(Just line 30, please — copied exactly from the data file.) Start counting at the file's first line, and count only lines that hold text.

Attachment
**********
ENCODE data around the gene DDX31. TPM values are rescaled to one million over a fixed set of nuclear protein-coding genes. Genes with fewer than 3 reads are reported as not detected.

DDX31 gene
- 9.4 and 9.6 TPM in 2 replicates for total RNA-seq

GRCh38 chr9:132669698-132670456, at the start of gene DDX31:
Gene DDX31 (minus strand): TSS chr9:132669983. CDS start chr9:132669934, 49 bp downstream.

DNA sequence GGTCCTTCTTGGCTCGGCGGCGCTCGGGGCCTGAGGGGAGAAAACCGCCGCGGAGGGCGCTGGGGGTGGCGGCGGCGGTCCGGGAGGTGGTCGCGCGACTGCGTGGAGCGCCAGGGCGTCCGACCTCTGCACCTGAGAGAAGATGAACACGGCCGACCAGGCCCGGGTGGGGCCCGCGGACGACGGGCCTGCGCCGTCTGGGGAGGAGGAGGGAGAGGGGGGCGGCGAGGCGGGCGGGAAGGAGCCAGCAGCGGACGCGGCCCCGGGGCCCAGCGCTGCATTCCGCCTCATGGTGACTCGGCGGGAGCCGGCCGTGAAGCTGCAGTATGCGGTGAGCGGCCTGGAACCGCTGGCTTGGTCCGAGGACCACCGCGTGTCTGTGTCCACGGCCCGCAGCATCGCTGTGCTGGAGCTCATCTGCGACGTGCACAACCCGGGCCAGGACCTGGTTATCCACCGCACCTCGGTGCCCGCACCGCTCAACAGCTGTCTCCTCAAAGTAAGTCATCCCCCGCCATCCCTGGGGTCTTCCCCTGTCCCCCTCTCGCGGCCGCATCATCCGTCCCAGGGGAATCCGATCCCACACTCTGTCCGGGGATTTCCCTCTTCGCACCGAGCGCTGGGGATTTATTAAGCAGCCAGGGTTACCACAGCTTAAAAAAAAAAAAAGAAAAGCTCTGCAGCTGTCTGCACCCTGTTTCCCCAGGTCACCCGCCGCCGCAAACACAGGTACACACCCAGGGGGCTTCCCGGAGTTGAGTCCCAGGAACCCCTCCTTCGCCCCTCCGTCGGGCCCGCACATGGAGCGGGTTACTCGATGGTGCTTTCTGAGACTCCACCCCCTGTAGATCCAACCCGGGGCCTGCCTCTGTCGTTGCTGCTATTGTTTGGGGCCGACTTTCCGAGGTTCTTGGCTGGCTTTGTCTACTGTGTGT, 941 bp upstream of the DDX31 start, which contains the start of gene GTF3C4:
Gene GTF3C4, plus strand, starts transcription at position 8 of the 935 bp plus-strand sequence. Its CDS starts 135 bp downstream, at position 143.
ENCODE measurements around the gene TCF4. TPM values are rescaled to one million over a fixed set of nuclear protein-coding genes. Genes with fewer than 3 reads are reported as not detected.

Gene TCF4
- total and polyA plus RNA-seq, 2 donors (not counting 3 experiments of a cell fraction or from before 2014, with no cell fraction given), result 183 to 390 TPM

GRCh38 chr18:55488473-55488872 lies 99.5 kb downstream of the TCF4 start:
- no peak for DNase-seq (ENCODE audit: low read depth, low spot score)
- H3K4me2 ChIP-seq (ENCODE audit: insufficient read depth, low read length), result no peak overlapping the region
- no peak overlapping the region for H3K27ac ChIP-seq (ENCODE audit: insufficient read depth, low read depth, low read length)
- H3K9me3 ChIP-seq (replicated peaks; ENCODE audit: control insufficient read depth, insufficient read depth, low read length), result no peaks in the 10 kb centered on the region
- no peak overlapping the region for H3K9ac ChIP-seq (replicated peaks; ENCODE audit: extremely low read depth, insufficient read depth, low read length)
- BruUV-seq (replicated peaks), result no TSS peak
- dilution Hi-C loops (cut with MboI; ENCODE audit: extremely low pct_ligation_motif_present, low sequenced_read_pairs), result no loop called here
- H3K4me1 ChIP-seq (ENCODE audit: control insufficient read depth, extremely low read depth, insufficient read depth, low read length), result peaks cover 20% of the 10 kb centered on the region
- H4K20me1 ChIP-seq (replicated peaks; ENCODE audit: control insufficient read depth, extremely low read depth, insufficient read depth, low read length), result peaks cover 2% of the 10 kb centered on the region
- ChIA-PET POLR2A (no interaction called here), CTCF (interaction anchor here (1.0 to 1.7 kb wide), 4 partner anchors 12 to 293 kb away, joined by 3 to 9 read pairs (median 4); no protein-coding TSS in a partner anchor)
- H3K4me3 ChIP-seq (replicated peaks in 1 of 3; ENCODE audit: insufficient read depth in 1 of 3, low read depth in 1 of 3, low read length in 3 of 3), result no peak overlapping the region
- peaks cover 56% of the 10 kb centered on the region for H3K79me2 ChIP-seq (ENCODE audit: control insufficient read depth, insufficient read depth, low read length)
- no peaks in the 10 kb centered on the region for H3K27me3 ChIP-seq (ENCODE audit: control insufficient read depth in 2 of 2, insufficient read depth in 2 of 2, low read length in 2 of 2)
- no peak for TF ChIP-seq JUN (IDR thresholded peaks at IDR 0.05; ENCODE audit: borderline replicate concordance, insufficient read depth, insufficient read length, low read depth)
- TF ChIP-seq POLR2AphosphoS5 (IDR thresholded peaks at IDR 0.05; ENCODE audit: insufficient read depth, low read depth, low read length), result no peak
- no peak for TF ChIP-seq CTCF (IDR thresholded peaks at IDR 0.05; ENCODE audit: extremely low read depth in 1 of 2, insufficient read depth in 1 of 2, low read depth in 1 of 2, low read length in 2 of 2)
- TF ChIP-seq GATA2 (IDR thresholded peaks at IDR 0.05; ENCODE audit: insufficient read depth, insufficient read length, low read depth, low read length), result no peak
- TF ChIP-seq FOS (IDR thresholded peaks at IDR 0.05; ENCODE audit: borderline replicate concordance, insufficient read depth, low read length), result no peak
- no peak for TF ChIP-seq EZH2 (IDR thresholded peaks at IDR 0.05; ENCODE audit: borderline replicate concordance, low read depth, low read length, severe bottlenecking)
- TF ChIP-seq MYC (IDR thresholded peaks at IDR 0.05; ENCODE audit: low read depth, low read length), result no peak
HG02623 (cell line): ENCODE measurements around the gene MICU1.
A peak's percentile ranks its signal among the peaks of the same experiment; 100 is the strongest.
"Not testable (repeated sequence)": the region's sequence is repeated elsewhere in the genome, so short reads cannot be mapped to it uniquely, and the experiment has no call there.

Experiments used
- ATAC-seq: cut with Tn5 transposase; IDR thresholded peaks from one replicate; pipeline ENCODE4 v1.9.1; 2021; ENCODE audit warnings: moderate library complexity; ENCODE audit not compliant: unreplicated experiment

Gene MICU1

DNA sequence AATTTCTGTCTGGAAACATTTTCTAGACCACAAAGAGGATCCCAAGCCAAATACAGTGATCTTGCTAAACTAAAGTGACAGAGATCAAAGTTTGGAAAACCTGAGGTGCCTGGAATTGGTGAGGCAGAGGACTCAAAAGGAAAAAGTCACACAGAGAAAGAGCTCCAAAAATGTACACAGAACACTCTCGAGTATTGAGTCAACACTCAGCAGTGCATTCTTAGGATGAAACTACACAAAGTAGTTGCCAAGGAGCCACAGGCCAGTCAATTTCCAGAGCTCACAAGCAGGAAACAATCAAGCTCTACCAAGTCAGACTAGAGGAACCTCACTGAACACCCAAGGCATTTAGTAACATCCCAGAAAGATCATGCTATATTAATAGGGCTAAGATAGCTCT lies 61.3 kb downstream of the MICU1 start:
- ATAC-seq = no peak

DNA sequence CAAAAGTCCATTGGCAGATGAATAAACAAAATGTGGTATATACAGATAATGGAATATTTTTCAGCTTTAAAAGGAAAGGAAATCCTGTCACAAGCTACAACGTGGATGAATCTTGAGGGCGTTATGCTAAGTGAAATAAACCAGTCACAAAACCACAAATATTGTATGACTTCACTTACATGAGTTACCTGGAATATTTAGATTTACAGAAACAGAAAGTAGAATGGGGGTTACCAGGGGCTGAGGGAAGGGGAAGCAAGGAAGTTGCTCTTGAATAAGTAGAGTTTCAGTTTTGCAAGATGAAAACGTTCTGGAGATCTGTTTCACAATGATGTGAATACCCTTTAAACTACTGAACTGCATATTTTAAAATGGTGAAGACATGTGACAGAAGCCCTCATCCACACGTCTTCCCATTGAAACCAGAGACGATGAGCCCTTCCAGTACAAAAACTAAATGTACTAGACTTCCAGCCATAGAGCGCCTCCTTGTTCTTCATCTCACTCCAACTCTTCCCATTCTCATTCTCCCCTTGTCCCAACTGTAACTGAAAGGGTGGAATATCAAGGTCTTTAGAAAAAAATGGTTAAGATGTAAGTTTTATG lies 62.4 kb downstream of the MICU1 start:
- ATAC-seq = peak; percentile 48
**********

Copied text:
- no peak for TF ChIP-seq EZH2 (IDR thresholded peaks at IDR 0.05; ENCODE audit: borderline replicate concordance, low read depth, low read length, severe bottlenecking)